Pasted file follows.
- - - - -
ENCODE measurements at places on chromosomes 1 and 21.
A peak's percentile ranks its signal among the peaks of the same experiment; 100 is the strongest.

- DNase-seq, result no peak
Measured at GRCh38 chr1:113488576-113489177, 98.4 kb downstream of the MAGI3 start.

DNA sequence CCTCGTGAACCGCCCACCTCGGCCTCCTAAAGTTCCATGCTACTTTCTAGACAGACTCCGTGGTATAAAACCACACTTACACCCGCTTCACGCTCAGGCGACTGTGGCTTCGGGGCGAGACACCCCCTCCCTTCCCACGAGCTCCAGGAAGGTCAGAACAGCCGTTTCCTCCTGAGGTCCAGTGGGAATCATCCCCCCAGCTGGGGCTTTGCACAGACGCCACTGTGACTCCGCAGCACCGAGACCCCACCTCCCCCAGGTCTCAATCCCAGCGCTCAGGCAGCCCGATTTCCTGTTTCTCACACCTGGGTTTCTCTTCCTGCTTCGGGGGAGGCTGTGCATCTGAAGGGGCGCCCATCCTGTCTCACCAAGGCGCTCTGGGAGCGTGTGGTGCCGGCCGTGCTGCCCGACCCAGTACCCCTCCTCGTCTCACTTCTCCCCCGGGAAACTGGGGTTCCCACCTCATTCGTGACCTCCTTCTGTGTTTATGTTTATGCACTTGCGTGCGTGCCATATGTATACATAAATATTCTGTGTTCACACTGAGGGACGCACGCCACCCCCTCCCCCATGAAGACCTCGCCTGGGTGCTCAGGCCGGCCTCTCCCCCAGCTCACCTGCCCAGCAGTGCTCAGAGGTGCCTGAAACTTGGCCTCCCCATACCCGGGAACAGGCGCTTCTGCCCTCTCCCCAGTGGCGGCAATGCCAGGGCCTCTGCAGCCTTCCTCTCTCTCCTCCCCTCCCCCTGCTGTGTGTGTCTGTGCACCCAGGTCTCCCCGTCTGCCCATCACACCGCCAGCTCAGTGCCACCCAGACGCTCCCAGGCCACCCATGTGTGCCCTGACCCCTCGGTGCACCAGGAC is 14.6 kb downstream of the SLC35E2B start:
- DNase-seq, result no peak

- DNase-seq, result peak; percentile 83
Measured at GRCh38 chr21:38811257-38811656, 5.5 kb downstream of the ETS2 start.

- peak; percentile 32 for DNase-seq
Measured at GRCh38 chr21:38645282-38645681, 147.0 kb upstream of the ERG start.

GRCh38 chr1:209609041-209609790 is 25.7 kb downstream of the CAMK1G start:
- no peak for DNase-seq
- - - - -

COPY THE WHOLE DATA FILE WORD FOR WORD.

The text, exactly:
ENCODE measurements at places on chromosomes 1 and 21.
A peak's percentile ranks its signal among the peaks of the same experiment; 100 is the strongest.

- DNase-seq, result no peak
Measured at GRCh38 chr1:113488576-113489177, 98.4 kb downstream of the MAGI3 start.

DNA sequence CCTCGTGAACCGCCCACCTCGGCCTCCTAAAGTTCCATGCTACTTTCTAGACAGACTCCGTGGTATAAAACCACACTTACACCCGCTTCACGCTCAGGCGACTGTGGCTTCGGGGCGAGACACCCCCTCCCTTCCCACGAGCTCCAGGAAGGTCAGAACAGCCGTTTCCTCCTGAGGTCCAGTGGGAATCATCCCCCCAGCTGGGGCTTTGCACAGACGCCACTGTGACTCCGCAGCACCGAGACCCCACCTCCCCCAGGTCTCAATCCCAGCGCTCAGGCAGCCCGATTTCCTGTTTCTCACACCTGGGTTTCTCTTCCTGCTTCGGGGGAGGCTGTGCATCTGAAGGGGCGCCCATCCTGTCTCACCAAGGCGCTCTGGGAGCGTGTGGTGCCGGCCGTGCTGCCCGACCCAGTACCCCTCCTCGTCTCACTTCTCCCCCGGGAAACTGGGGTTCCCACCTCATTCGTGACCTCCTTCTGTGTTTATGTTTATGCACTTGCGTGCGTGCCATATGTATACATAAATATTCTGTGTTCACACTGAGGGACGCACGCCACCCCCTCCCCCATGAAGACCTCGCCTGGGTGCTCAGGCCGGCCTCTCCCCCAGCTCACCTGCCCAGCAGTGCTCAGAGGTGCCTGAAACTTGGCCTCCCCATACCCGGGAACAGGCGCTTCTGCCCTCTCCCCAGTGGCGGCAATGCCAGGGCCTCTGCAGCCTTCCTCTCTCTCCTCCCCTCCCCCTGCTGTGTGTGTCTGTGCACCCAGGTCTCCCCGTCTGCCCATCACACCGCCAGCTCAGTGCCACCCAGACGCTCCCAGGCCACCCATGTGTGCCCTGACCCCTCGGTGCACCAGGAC is 14.6 kb downstream of the SLC35E2B start:
- DNase-seq, result no peak

- DNase-seq, result peak; percentile 83
Measured at GRCh38 chr21:38811257-38811656, 5.5 kb downstream of the ETS2 start.

- peak; percentile 32 for DNase-seq
Measured at GRCh38 chr21:38645282-38645681, 147.0 kb upstream of the ERG start.

GRCh38 chr1:209609041-209609790 is 25.7 kb downstream of the CAMK1G start:
- no peak for DNase-seq